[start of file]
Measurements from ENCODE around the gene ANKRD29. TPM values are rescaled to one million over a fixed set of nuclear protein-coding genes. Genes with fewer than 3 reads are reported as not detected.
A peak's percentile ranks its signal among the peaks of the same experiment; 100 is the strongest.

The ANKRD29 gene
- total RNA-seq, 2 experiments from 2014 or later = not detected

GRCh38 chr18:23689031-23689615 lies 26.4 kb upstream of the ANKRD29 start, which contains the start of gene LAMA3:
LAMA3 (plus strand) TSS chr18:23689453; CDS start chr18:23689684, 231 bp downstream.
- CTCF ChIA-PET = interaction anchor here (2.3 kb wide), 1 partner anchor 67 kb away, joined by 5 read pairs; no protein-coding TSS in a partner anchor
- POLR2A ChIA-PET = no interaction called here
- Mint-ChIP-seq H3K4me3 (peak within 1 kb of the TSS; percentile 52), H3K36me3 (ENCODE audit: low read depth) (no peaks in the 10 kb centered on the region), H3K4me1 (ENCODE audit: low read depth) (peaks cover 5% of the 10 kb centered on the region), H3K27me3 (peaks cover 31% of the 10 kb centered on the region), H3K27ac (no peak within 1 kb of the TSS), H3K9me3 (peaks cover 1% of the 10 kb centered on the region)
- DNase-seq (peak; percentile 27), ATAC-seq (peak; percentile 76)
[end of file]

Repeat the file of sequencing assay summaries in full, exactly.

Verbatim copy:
Measurements from ENCODE around the gene ANKRD29. TPM values are rescaled to one million over a fixed set of nuclear protein-coding genes. Genes with fewer than 3 reads are reported as not detected.
A peak's percentile ranks its signal among the peaks of the same experiment; 100 is the strongest.

The ANKRD29 gene
- total RNA-seq, 2 experiments from 2014 or later = not detected

GRCh38 chr18:23689031-23689615 lies 26.4 kb upstream of the ANKRD29 start, which contains the start of gene LAMA3:
LAMA3 (plus strand) TSS chr18:23689453; CDS start chr18:23689684, 231 bp downstream.
- CTCF ChIA-PET = interaction anchor here (2.3 kb wide), 1 partner anchor 67 kb away, joined by 5 read pairs; no protein-coding TSS in a partner anchor
- POLR2A ChIA-PET = no interaction called here
- Mint-ChIP-seq H3K4me3 (peak within 1 kb of the TSS; percentile 52), H3K36me3 (ENCODE audit: low read depth) (no peaks in the 10 kb centered on the region), H3K4me1 (ENCODE audit: low read depth) (peaks cover 5% of the 10 kb centered on the region), H3K27me3 (peaks cover 31% of the 10 kb centered on the region), H3K27ac (no peak within 1 kb of the TSS), H3K9me3 (peaks cover 1% of the 10 kb centered on the region)
- DNase-seq (peak; percentile 27), ATAC-seq (peak; percentile 76)